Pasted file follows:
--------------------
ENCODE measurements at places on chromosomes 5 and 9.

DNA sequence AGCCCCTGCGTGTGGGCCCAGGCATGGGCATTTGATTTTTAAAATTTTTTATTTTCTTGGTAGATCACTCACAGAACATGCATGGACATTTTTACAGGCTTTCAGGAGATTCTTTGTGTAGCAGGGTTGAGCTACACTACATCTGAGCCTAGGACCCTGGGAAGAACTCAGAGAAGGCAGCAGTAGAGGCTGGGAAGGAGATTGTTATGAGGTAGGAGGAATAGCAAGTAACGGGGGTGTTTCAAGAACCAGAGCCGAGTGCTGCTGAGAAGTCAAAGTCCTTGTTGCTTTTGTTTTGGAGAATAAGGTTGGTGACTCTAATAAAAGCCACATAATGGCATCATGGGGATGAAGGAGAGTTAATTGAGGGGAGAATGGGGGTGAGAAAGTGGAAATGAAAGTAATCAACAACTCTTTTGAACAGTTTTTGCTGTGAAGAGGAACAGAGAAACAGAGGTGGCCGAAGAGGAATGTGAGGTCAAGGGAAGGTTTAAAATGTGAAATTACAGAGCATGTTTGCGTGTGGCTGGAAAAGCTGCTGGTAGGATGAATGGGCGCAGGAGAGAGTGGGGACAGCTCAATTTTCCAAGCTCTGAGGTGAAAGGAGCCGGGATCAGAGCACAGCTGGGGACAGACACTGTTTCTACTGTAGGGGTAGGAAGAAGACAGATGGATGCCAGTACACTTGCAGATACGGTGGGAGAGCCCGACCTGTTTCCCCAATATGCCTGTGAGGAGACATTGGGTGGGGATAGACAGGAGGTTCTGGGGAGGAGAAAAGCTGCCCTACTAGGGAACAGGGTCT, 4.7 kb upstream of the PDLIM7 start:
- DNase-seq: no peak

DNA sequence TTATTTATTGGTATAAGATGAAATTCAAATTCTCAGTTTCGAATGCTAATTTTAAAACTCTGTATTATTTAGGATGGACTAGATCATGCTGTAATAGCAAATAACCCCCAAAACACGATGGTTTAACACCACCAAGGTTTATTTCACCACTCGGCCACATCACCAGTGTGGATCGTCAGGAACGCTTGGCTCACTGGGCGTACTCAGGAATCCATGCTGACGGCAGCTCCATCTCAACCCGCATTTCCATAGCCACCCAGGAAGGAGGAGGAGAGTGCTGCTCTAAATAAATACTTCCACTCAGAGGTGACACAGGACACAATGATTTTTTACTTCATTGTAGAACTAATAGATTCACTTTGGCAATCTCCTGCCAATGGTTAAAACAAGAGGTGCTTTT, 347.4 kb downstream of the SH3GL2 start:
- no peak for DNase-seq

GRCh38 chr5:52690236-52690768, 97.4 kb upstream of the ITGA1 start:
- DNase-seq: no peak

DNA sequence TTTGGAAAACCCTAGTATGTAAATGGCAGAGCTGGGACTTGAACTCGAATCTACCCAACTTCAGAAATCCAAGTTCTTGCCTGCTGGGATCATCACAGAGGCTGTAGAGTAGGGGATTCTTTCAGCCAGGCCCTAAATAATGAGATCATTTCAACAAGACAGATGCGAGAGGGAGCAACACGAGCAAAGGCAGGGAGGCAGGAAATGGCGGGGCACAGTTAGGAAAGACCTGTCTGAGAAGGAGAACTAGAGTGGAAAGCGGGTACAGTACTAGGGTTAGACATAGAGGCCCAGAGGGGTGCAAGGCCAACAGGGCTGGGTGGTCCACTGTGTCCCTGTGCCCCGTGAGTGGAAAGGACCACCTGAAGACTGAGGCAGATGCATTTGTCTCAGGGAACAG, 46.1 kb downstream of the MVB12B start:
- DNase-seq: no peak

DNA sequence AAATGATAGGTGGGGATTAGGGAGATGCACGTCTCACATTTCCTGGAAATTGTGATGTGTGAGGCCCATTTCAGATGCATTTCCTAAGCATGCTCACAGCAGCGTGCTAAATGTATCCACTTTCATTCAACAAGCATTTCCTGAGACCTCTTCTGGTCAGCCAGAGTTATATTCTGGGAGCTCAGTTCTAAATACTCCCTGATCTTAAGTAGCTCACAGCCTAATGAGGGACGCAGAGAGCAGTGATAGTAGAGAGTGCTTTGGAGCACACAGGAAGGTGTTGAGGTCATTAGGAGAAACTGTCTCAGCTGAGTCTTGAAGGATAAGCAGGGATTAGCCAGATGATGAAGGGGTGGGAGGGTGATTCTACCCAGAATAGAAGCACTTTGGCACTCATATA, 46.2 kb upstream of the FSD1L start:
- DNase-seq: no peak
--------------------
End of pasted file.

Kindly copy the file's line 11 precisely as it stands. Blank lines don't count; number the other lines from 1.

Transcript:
- DNase-seq: no peak